As featured on p. 218 of "Bloggers on the Bus," under the name "a MyDD blogger."

Thursday, August 20, 2009

7-10 Split


The White House and Senate Democratic leaders, seeing little chance of bipartisan support for their health-care overhaul, are considering a strategy shift that would break the legislation into two parts and pass the most expensive provisions solely with Democratic votes [...]

Most legislation in the Senate requires 60 votes to overcome a filibuster, but certain budget-related measures can pass with 51 votes through a piece of parliamentary sleight-of-hand called reconciliation.

In recent days, Democratic leaders have concluded they can pack more of their health overhaul plans under this procedure, congressional aides said. They might even be able to include a public insurance plan to compete with private insurers, a key demand of the party's liberal wing, but that remains uncertain.

Other parts of the Democratic plan would be put to a separate vote in the Senate, including the requirement that Americans have health insurance. It also would set new rules for insurers, such as requiring they accept anyone, regardless of pre-existing medical conditions. This portion of the health-care overhaul has already drawn some Republican support and wouldn't involve new spending, leading Democratic leaders to believe they could clear the 60-vote hurdle.

I wouldn't call budget reconciliation, which is how the Bush tax cuts came into being, a "sleight-of-hand." It's been on the Senate rulebooks for decades. Furthermore, passing something by a majority vote should NEVER be seen as something foreign and exotic. It happens to be the prevailing law of the land. Only recently have we had this magic 60-vote requirement on all legislation. Only recently have Republican obstructionists used it in every single case they can. THAT would be the sleight-of-hand, getting the media to believe that a definitive 60-vote standard exists.

I don't think Republicans would sign on to the less controversial elements of reform knowing that the more controversial ones will go the reconciliation route, so you'll still need to convince all Democrats to support cloture on the insurance reform/individual mandate section of the bill. But if the leadership can get that done, I'd say go for it. Jim Manley, Harry Reid's spokesman, said in the article, "we are determined to get something done this year by any legislative means necessary."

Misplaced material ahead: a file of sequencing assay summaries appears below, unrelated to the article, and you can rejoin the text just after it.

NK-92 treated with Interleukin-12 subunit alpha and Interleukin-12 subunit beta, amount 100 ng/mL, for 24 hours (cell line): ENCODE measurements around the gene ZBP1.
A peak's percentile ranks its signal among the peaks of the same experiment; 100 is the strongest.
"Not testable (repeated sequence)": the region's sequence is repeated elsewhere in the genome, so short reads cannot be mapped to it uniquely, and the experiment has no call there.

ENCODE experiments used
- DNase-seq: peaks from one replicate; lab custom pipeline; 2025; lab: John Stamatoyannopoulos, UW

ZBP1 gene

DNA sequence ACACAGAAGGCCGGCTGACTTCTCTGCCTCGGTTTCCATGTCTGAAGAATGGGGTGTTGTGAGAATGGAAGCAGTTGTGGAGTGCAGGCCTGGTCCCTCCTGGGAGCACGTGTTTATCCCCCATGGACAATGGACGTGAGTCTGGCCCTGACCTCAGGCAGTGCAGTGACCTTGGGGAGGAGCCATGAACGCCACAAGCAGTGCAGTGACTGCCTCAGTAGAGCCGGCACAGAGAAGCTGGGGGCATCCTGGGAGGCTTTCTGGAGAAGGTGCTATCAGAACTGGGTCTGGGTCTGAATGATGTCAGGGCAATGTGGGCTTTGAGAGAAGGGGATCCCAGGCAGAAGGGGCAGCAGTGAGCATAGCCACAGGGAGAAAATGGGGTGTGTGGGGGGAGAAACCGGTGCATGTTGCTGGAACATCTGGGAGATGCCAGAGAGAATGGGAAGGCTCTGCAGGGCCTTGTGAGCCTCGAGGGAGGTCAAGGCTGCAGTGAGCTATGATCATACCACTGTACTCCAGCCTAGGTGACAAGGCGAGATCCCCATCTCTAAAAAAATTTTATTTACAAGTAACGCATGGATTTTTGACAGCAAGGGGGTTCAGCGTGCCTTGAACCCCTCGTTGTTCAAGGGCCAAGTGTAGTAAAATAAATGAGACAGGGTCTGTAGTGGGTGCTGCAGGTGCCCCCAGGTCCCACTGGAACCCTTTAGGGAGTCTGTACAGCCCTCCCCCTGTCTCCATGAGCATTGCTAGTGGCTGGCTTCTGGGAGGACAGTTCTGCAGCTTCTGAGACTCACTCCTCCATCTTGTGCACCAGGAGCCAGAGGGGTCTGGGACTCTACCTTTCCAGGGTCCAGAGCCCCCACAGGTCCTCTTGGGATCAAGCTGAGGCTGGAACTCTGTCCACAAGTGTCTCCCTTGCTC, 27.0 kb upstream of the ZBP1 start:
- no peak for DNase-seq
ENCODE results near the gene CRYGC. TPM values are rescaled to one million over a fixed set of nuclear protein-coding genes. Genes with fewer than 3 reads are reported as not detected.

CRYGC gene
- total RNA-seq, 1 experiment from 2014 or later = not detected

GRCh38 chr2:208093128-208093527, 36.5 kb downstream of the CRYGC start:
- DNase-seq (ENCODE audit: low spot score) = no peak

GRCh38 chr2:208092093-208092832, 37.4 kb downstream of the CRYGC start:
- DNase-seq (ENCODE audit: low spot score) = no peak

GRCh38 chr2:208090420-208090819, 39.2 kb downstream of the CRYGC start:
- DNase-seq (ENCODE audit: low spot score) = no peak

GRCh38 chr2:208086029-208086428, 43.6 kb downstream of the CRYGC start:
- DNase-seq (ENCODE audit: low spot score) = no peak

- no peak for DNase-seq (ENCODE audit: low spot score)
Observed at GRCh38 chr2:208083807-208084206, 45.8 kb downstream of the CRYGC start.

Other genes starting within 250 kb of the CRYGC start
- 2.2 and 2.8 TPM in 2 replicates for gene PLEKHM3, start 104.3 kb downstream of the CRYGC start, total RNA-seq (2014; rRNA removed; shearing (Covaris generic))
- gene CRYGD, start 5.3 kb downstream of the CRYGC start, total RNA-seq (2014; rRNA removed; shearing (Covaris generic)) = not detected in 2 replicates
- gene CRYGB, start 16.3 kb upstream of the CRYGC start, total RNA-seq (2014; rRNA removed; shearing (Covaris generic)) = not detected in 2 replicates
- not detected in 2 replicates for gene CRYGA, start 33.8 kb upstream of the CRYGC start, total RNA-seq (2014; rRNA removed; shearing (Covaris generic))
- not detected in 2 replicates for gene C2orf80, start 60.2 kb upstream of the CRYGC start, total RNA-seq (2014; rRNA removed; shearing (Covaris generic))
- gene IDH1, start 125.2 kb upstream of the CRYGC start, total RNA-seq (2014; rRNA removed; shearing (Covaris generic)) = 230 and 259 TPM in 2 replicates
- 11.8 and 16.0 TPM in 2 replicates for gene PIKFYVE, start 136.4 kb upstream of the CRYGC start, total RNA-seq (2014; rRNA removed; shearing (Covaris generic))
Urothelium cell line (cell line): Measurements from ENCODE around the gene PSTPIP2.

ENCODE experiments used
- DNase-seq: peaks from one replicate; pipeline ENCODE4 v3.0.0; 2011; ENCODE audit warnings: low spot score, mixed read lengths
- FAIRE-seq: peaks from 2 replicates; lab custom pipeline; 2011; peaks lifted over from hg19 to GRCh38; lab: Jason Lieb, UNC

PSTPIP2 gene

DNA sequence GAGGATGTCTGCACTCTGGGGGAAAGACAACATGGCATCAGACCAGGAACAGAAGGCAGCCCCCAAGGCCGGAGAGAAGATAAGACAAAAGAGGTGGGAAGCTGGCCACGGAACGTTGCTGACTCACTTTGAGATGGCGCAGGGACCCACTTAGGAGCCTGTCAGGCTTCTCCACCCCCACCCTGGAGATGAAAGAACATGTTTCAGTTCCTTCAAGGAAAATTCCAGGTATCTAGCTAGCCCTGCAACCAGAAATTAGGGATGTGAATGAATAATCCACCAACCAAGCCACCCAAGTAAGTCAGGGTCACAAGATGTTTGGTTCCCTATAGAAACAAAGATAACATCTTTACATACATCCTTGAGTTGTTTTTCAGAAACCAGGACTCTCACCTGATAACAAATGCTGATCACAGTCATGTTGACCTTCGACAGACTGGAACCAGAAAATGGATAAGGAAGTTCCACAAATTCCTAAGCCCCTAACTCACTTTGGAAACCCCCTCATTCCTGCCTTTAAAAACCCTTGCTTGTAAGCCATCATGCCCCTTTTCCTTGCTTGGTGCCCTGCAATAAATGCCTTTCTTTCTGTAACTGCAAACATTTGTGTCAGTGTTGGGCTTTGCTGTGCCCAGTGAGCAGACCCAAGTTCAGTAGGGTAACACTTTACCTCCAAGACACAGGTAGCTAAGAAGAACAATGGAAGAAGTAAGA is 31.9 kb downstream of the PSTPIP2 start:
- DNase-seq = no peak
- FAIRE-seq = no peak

This, by the way, is an absurd statement by Olympia Snowe:

The idea of using reconciliation angers even such moderate Republicans as Ms. Snowe. "At a time when we need to bolster the public's confidence in whatever we do with health care, I don't think the reconciliation process will serve the purpose of providing affordable health security for all Americans," she said.

Nobody in America cares about the process used. People aren't staying up at night angered that the Bush tax cuts used a particular Senate process to pass. They may be angry that George Bush cut taxes on the wealthiest Americans in a time of war. If the bill actually provides affordable health care for all Americans, the number of votes will not have any bearing whatsoever on public confidence. In fact, the public does get confused when they hear 58 Senators voted affirmatively for something and the bill failed. The byzantine, anti-Democratic process of the Senate is what saps the public confidence in government.

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